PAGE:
Not only has the volume of wastewater generated by domestic, industrial and commercial sources increased, the productive use of wastewater has also gone up, as small-scale farmers in urban and peri-urban areas depend on wastewater or wastewater polluted water sources to irrigate high-value edible crops for urban markets. Conventionally, sewage is collected through a vast network of sewerage system and transported to a centralised treatment plant, which is resource intensive. Instead of transporting it long distance for centralised treatment, CPCB is promoting decentralised treatment at local levels using technology based on natural processes. The properly treated sewage water can be used in pisciculture, irrigation, forestry and horticulture. Its conventional treatment generates sludge, which acts not only as manure, but can also be used for energy recovery. Some sewage treatment plants in the country are recovering this energy and utilising it.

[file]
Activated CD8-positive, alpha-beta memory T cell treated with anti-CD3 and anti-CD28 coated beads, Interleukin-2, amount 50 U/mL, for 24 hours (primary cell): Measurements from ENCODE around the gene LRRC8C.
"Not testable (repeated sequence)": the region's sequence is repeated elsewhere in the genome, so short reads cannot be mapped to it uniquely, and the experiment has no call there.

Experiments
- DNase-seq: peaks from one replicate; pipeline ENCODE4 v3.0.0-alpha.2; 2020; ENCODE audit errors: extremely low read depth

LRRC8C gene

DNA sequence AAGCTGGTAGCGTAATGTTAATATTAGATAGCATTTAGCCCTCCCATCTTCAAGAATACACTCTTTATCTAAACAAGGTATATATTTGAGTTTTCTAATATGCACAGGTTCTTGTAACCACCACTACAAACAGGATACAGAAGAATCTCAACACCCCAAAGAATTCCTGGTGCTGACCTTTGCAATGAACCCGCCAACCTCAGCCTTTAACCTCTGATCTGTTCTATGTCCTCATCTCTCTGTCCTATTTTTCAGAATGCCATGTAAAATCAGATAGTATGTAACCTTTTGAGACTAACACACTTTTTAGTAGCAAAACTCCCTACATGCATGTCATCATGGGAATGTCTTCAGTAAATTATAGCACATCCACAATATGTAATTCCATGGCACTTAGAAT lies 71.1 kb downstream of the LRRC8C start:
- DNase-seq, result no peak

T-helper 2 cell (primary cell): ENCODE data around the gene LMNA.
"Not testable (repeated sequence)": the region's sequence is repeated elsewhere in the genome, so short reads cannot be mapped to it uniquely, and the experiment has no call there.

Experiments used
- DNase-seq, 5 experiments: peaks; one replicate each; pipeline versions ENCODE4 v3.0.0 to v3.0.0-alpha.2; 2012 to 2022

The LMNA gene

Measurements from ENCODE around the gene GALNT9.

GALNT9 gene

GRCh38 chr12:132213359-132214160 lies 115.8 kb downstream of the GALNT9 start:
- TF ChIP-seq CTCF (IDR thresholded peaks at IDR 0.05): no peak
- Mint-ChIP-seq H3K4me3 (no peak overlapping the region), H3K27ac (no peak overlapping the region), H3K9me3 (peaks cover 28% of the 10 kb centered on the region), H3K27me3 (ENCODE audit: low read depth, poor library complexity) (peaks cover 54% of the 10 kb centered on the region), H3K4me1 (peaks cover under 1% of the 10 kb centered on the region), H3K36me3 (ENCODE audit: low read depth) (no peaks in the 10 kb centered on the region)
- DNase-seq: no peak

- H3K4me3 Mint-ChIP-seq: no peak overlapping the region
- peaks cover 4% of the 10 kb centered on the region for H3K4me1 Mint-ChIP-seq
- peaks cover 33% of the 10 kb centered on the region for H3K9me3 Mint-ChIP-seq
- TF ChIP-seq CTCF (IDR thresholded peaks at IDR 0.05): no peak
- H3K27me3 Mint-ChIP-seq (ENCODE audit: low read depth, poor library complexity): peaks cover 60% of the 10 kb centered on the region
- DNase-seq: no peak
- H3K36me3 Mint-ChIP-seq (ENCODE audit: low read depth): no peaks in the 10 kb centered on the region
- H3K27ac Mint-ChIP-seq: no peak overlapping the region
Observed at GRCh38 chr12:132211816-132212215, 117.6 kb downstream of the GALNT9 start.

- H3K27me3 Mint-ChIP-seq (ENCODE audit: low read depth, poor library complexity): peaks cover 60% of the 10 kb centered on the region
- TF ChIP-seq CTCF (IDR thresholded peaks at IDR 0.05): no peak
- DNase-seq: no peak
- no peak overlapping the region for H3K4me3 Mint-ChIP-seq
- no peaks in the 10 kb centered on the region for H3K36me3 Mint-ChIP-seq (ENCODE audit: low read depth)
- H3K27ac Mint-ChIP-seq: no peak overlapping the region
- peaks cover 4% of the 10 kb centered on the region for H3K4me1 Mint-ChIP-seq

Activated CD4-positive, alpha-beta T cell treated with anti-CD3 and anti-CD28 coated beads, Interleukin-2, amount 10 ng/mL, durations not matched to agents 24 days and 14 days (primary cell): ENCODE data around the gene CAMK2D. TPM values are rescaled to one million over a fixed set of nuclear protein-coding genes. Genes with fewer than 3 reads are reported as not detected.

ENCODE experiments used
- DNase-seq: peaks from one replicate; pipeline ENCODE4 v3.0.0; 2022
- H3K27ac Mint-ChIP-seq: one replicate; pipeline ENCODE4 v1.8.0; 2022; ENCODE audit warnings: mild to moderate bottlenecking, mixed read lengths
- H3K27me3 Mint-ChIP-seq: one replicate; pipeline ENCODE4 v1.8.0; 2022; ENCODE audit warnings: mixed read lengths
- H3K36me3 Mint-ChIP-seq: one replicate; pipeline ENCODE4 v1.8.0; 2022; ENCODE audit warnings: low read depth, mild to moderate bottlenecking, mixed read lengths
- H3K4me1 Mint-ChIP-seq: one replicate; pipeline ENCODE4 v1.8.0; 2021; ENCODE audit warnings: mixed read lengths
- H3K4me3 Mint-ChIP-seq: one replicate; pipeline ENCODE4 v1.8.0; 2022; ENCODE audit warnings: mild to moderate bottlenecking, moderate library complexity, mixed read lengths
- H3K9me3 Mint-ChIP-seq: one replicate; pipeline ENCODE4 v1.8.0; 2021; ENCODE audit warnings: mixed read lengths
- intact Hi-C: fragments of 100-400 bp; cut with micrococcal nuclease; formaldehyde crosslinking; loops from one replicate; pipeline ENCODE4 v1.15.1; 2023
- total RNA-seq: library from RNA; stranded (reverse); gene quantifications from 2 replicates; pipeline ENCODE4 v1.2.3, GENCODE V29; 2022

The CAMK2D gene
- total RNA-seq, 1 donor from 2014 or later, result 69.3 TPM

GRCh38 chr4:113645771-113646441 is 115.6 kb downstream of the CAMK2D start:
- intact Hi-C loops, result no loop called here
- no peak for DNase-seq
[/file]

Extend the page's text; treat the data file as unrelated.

New generation of sewage treatment technologies such as membrane bioreactor (MBR) can treat the waste water near to the quality standards of river water. With suitable renovation this treated sewage can also recharge a riverine system to ensure a perennial flow. It is pertinent to mention that the cost for activated sludge process is around Rs 9 to 10 million for 1 MLD sewage while that of MBR it is Rs 13 to 15 million for 1 MLD sewage (Infrastructure Report 2011). If the treated sewage by the MBR technique is linked to industry, the chances of payback are encouraging. In fact this would mean a paradigm shift with respect to sewage management – from sewage treatment to reuse and recycling.